Ramiz Raja calls on the ICC to be « proactive » in helping to end the Pakistan-India cricket dispute.
Pakistan Cricket Board (PCB) Chairman Ramiz Raja has called on the International Cricket Council (ICC) to be « outspoken » and « proactive » in resolving the long-running dispute between India and Pakistan over the cricket.
In an exclusive interview with The NationalRaja said the ICC had been « compromised » by India’s growing wealth and influence in the game, which prevented him from having the necessary conversations that could result in both teams nationals play in the country of the other.
« They are cautious and not very open because India produces all the wealth of the ICC, and so their position, unfortunately, is compromised as a result, » said the former Pakistan batsman.
« I don’t think that’s going to change unless we have resolve and commitment in every cricket council and our cricket fraternity works to make that happen. »
The move comes after the Board of Control for Cricket in India (BCCI) said it would not travel to Pakistan for the Asian Cup, requesting that it be played at a neutral venue. Raja and the PCB have since said they may boycott the World Cup in India. Both ODI competitions are due to take place next year.
In recent years, Pakistan and India have played many games away from their respective countries, including the memorable T20 World Cup game in Melbourne in October, which India won on the last ball.
“Of course we have to play against each other,” Raja said. “Who wouldn’t want to see India versus Pakistan? There should be no excuse for Pakistan not playing India or India not playing Pakistan. »
Raja was talking with The National Pakistan hosted England in Multan for the second Test of a three-game series. It is the first time the two teams have faced each other in this format in Pakistan since 2005.
International cricket only made a strong comeback in Pakistan recently after the 2009 attack on the Sri Lanka team bus in Lahore.
The second Test against England was played with increased security, with thousands of police deployed in and around the city and traveling England fans are only allowed to move between venues with a police escort.
It also made access to the pitch difficult for home supporters, which had an impact on attendance.
Pakistan – India at the 2022 T20 World Cup
« I think we’re still two or three years away from letting our guard down, » Raja said. « I’m very comfortable with the fact that at least the cricket is happening in Pakistan. »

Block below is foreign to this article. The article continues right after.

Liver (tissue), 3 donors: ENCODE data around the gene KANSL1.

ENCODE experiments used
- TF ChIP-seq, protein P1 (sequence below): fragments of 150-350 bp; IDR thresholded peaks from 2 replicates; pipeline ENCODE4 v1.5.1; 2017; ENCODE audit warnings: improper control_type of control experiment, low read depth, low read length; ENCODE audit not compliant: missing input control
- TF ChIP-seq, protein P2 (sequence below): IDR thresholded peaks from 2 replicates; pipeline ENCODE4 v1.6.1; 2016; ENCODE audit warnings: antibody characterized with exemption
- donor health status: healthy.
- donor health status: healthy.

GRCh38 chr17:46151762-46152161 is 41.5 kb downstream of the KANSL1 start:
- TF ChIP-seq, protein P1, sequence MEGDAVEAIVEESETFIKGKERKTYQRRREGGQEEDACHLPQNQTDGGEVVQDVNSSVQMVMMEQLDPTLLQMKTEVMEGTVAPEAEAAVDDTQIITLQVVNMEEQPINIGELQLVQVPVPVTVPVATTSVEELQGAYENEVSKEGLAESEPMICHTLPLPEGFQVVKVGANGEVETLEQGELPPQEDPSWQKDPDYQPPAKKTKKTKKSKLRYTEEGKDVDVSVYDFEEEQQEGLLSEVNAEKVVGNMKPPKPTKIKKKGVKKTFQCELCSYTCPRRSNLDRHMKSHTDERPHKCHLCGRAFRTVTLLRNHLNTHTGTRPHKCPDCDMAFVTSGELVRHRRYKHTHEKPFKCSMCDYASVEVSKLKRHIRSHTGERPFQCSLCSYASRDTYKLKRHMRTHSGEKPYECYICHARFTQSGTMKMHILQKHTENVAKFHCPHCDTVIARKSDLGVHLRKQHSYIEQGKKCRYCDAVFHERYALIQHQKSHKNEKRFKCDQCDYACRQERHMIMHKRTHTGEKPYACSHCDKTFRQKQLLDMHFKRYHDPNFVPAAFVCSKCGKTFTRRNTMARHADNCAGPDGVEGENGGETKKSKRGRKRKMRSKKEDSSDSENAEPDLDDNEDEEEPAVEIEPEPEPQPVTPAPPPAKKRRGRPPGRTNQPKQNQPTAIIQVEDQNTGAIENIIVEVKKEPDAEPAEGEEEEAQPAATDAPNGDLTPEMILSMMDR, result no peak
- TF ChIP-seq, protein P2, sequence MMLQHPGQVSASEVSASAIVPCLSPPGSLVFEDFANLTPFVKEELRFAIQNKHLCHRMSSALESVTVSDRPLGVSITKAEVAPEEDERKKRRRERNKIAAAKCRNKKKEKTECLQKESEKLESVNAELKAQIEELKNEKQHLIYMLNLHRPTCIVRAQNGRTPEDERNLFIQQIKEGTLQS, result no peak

Since the introduction of the Indian Premier League (IPL), from which Pakistani players have been banned since 2009, Indian cricket has grown exponentially in terms of popularity and wealth.
Even though the Pakistani national team have performed well at elite level – finishing fifth in the ODI World Cup in 2019 and runners-up in the T20 World Cup in Australia this year – Raja believes Pakistani cricket has suffered .
« It’s a miracle really, how we stayed afloat and relevant, » he said. “And I mentioned somewhere before that it was like living in an apartheid cricket system.
“It has a horrible effect; your confidence [as a player]The industry and the fans want to see their favorite cricketers up close.
“We are the only team in world cricket in the last 10 years that hasn’t played a series against India and yet you see we have become an affluent cricket economy. So this is another proud moment for us. »
Despite the international hiatus, Raja said Pakistani cricket has continued to develop and grow, with better pathways into elite cricket for young players. He also recently announced the establishment of the Pakistan Women’s T20 League (PWTL) in October, with the inaugural edition set to run alongside the Pakistan Men’s Super League (PSL) next year.
« There’s a lot of traction, a lot of excitement, » he said. « Women’s cricket will skyrocket in Pakistan in the next five years. »
Although the Pakistani team were unable to play in Pakistan, they played their home matches in the United Arab Emirates, and Raja is grateful to the Emirates for stepping in to provide a ‘home away from home’.
« They’ve been very kind to host us for so many years, » he said. « So we have a lot of respect for that and for all cricket in the stadiums we’ve used. »
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